Alburnett Veterinary Service

Alburnett Veterinary Service
Alburnett Veterinary Service is listed in the Veterinary Clinics & Hospitals category in Alburnett, Iowa. Displayed below is the only current social network for Alburnett Veterinary Service which at this time includes a Facebook page. The activity and popularity of Alburnett Veterinary Service on this social network gives it a ZapScore of 35.

Contact information for Alburnett Veterinary Service is:
412 S Main Ave
Alburnett, IA 52202
(319) 842-2214

"Alburnett Veterinary Service" - ZapScore Report

Alburnett Veterinary Service has an overall ZapScore of 35. This means that Alburnett Veterinary Service has a higher ZapScore than 35% of all businesses on Zappenin. For reference, the median ZapScore for a business in Alburnett, Iowa is 34 and in the Veterinary Clinics & Hospitals category is 52. Learn more about ZapScore

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Alburnett Veterinary Service Contact Information:

  • 412 S Main Ave
    Alburnett, IA 52202
  • Map
  • Phone: (319) 842-2214
Social Posts for Alburnett Veterinary Service

February is National Pet Dental Health Month but there is no bad time to clean your pet’s teeth. Signs of possible dental problems are bad breath, weight loss, reluctance to eat or avoiding chewing on one side of the mouth. Proper home care—brushing, chew toys and dental treats can stretch out the time between cleanings and improve your pet’s health. We have linked a short video from the American Veterinary Medicine Association on dental care. Give us a call (319-842-2214) to schedule a dental exam.
Dr. Sheldon Rubin, speaking for the American Veterinary Medical Association, gives easy, step-by-step instructions on how to teach a dog or cat to accept a d...

It’s February. Winter returned with a vengeance, the groundhog saw his shadow and Cupid is practicing his aim! Who doesn’t like treats from their admirers on Valentine’s Day but we need to remember our special four-legged friends and use a bit of caution this time of year. Chocolate means love and cats and dogs love it too! No chocolate is good for pets. The darker the chocolate the more toxic it is, so from most to least—baker’s , semi-sweet, gourmet dark, with milk chocolate being least toxic. The amount ingested is key to what symptoms you may see ranging from vomiting/diarrhea to agitation to tremors or seizures and can be potentially life threatening. Treatment is based on the severity of the symptoms. Don’t hesitate to call if you have concerns. Flowers can also be a cause for concern, especially lilies. Any part of a lily is very toxic to cats, even the water in the vase. The toxin causes kidney failure and may not be noticed for a couple of days after ingestion. Signs include drooling, poor appetite, lethargy and increased thirst and urination. Prompt treatment is imperative for a successful outcome. Dogs generally show only a digestive upset. Xylitol, a very common sugar substitute found in gum, candy and breath mints, is also a toxin to dogs and can cause dangerously low blood-sugar and liver failure. Very small amounts can cause problems. Symptoms include vomiting, incoordination, weakness, seizures and even coma. Avoiding the potential for these toxicities is the best medicine, but if you have concerns call us (319-842-2214 [Call: 319-842-2214] ), the veterinary emergency hospital (319-841-5161 [Call: 319-841-5161] ) or the Pet Poison Helpline (1-800-213-6680 [Call: 1-800-213-6680] ).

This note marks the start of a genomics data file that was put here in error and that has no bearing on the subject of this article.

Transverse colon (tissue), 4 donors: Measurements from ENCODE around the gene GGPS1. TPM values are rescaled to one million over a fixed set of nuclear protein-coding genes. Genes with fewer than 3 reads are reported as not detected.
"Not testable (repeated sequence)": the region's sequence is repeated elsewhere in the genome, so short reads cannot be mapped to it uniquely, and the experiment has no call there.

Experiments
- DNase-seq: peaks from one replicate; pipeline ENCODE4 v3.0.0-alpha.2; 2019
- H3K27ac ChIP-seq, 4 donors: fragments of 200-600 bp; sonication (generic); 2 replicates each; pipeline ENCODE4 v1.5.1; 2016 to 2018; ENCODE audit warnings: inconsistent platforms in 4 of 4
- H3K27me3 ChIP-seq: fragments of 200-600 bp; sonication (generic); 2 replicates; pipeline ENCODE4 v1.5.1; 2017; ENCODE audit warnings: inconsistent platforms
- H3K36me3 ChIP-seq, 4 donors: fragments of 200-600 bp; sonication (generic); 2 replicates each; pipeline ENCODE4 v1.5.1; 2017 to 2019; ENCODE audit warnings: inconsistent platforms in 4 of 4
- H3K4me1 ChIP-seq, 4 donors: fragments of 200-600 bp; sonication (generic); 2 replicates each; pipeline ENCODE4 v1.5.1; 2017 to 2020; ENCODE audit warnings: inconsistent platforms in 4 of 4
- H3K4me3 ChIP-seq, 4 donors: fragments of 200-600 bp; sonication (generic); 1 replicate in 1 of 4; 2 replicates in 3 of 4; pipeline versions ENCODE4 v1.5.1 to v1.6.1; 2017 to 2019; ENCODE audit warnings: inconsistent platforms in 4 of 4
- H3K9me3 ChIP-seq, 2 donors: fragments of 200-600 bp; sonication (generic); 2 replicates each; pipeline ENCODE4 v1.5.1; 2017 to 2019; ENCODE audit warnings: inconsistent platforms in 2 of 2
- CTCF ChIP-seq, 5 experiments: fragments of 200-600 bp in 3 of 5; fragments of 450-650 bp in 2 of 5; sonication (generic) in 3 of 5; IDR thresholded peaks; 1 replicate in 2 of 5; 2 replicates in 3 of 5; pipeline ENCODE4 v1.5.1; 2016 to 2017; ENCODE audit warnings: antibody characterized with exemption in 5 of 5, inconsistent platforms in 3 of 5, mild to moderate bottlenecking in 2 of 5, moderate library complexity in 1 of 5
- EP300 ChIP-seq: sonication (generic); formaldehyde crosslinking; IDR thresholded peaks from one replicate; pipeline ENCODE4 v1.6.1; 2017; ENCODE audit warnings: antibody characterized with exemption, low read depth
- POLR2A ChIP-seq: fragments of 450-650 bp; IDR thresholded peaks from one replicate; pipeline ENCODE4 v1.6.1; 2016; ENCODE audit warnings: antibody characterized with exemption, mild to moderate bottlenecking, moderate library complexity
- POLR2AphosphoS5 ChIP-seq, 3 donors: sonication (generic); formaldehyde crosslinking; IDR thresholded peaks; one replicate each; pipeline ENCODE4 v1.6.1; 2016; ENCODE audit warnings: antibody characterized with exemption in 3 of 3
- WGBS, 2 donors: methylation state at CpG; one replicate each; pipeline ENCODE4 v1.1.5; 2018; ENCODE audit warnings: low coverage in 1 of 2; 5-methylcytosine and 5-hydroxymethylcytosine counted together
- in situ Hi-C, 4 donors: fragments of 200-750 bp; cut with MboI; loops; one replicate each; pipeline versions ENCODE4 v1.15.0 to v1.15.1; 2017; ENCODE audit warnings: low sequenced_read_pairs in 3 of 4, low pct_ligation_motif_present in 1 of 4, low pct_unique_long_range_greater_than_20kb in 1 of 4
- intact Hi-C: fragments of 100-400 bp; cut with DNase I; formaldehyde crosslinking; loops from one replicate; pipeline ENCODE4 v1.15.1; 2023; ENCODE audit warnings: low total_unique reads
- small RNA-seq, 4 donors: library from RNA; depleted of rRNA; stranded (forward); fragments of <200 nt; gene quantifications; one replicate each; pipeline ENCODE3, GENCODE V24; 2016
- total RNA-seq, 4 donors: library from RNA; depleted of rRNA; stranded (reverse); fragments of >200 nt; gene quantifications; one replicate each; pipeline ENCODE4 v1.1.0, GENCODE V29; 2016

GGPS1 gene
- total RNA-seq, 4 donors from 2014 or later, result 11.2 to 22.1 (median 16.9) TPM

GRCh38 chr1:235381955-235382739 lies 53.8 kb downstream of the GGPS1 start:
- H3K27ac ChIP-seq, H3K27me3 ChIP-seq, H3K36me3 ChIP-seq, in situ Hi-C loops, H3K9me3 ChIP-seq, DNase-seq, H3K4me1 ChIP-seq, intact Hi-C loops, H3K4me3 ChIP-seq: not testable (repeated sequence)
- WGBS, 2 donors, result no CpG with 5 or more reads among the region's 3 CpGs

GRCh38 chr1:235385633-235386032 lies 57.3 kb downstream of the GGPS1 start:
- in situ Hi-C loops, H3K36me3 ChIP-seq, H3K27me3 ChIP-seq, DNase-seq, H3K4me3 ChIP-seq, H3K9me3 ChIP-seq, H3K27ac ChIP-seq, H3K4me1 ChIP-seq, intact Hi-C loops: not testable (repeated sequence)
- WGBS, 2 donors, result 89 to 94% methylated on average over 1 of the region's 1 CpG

Many dogs have to live with arthritis, but they don’t have to live with the pain. Alburnett Veterinary Service would like to give you 6 easy tips to help keep your arthritic dog happy, healthy, and comfortable! 1. Keeping your dog slim can help by decreasing the load on their joints. 2. Controlled exercise is a must, but make sure you carefully monitor your dog while he or she plays, walks, or runs. Find a soft surface for activity. 3. Keep your dog warm and dry, since cold and damp conditions can aggravate arthritis. Applying warm compressions can help painful joints. 4. Pain medication, including nonsteroidal anti-inflammatory drugs (NSAIDs), may help relieve pain, and disease-modifying osteoarthritis drugs (DMOADs) can also play an important role. Always remember to talk to Dr. Gardner or Halsor before giving your dog any medication. 5. Glucosamine and chondroitin supplements can be used to help improve joint mobility and support better joint functioning for dogs with arthritis. 6. Be sure to take steps to adjust your dog’s home environment including: providing soft supportive bedding for his achy joints, using ramps to help a dog get in and out of a car or up to a bed, and putting down carpeting and secure rugs to help him get traction as he walks. For more tips and advice to best prevent, treat, and manage your dog’s arthritis please call us at (319) 842-2214

Willie and Gus say “It’s hot and humid!” Please make sure that all your companions have access to fresh water and shade at all times. Pets can’t grab a glass of water from the sink and just because they had the opportunity to get a drink 30 minutes ago does not mean they don’t need water now.

Heads Up- we will be closed the fourth and fifth of July. Enjoy your holiday weekend!